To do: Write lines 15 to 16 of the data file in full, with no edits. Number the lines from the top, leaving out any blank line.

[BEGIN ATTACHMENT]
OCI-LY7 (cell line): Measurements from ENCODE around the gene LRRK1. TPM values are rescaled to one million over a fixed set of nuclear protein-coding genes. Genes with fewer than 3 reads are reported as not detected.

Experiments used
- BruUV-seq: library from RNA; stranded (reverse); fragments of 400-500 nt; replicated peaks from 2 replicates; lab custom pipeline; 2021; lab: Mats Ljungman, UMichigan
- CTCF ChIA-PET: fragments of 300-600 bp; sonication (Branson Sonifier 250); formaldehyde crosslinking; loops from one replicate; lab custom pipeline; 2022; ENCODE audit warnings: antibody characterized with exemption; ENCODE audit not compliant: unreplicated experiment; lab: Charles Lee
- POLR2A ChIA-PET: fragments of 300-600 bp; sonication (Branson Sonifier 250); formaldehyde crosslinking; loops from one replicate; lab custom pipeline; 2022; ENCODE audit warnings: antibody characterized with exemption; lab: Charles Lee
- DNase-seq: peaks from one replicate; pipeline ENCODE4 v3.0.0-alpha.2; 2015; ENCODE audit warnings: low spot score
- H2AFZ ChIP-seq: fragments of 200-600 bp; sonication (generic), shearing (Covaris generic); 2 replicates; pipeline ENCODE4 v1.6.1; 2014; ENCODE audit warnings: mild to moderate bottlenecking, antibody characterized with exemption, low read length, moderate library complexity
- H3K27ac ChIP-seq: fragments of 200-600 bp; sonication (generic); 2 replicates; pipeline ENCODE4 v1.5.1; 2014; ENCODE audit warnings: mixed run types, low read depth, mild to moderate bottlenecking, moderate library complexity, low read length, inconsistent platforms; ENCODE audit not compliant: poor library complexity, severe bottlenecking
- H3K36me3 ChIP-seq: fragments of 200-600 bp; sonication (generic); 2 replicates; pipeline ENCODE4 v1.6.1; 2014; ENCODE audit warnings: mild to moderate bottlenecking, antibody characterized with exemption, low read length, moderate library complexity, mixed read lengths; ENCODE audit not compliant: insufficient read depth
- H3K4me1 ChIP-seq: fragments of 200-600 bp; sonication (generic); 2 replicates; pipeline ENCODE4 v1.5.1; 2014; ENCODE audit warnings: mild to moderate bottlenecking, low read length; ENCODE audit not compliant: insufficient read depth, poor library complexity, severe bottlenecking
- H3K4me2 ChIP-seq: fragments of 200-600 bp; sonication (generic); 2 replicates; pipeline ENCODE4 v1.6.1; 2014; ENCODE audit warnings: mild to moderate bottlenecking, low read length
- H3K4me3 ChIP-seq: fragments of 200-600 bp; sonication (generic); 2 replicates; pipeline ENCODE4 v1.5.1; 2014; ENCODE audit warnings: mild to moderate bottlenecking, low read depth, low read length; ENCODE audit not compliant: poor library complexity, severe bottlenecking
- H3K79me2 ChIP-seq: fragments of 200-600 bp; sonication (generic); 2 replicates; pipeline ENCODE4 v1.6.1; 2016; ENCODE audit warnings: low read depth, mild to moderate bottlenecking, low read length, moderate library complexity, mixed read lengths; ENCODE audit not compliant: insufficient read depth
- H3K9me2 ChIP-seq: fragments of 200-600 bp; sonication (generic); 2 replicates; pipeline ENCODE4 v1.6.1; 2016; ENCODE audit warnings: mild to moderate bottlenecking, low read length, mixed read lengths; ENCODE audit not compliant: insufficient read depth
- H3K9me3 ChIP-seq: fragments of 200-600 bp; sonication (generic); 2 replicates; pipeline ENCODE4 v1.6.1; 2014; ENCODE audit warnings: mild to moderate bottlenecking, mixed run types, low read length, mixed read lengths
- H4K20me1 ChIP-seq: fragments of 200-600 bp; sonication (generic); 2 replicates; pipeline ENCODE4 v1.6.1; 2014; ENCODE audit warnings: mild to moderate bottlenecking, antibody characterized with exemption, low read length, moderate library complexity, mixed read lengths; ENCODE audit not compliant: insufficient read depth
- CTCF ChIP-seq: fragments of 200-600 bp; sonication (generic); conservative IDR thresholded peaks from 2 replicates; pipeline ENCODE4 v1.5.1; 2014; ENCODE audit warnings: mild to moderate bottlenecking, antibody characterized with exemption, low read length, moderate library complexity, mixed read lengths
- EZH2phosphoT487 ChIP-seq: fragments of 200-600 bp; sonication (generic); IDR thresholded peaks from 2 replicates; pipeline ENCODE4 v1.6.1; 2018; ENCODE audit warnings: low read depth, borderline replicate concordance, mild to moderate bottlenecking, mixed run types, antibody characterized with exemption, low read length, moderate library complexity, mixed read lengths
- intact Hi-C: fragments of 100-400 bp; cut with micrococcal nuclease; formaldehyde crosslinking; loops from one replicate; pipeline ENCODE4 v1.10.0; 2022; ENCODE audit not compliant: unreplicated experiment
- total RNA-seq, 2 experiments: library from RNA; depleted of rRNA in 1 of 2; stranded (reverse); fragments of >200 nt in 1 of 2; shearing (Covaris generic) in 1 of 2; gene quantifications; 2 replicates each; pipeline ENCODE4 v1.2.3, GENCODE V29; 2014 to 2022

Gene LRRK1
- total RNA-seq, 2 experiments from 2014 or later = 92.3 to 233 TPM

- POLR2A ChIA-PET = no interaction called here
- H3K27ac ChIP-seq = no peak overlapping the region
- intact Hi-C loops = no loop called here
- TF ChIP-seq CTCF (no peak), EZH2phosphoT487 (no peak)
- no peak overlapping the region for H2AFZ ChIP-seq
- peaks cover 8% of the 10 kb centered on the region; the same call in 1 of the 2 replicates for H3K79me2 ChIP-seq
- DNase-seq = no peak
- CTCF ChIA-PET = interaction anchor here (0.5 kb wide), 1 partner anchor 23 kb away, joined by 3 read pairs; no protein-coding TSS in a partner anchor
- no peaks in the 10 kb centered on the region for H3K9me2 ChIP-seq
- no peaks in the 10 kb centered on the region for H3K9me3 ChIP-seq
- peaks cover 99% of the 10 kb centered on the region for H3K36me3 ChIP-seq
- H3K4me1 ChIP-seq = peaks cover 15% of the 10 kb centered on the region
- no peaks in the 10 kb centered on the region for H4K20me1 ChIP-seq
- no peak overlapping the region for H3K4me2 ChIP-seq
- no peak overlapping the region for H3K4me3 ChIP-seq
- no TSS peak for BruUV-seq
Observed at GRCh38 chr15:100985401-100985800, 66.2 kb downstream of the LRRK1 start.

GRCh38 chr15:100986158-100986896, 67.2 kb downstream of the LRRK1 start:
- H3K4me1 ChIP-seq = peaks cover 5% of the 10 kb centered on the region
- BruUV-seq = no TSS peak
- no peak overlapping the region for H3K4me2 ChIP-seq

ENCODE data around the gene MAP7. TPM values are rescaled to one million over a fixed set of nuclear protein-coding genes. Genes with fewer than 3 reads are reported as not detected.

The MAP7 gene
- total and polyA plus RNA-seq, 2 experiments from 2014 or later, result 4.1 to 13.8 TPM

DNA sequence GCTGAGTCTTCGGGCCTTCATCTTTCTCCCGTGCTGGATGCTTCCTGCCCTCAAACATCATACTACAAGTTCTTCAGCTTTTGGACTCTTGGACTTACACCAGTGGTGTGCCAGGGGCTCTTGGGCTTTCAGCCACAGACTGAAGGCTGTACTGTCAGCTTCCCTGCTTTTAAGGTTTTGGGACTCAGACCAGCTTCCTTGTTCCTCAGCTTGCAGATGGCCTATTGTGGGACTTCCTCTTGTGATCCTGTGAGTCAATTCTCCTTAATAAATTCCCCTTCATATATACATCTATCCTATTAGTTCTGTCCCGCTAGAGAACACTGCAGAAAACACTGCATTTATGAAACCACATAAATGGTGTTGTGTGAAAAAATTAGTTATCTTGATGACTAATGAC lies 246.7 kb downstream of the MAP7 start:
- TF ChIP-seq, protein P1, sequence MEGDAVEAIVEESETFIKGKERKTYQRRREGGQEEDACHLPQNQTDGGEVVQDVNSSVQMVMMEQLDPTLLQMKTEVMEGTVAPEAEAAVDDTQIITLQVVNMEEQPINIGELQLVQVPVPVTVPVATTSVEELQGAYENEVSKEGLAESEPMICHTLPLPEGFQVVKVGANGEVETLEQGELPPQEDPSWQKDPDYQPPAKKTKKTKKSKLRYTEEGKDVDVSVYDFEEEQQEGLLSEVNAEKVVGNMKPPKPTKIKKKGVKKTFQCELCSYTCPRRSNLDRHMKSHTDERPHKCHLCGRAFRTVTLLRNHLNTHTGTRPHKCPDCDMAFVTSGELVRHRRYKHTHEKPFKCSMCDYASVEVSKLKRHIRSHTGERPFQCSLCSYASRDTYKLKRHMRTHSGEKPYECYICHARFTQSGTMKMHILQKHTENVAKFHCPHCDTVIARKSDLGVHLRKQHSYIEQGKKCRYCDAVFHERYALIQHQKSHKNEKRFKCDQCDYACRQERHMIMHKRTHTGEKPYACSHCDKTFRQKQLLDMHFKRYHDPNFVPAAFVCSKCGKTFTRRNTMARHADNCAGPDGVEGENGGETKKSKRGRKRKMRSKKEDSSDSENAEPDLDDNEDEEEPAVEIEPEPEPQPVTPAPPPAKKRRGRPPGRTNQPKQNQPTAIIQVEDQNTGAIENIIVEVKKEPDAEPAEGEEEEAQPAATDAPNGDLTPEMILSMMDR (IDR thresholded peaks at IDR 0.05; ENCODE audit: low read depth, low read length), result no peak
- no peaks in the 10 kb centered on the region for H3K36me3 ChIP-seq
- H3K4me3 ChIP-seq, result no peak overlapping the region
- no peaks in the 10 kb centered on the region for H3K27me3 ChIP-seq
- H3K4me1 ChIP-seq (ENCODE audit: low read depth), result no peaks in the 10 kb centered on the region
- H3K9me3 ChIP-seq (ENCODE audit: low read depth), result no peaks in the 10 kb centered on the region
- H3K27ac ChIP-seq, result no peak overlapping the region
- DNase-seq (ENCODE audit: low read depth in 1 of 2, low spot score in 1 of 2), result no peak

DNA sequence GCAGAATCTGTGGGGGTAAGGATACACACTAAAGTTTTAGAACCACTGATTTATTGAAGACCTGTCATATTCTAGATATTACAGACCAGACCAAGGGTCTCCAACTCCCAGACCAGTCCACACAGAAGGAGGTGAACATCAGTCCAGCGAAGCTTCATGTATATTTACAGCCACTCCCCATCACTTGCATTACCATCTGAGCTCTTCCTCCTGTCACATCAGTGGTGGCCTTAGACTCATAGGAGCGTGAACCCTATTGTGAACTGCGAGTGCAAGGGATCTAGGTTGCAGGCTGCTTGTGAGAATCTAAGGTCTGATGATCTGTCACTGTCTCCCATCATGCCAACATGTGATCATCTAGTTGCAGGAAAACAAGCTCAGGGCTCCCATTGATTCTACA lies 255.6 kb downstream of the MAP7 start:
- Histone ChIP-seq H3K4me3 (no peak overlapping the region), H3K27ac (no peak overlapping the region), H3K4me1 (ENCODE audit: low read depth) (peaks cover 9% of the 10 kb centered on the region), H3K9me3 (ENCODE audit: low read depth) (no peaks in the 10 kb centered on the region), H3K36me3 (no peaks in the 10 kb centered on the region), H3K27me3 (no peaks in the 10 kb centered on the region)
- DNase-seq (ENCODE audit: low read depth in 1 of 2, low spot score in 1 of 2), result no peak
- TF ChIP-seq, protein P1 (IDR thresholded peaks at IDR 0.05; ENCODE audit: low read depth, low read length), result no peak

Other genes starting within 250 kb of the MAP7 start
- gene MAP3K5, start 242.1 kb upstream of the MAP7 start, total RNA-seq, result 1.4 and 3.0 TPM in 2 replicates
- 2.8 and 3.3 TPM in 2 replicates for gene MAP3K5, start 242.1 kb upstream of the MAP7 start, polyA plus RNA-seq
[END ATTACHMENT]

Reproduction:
- H3K9me3 ChIP-seq: fragments of 200-600 bp; sonication (generic); 2 replicates; pipeline ENCODE4 v1.6.1; 2014; ENCODE audit warnings: mild to moderate bottlenecking, mixed run types, low read length, mixed read lengths
- H4K20me1 ChIP-seq: fragments of 200-600 bp; sonication (generic); 2 replicates; pipeline ENCODE4 v1.6.1; 2014; ENCODE audit warnings: mild to moderate bottlenecking, antibody characterized with exemption, low read length, moderate library complexity, mixed read lengths; ENCODE audit not compliant: insufficient read depth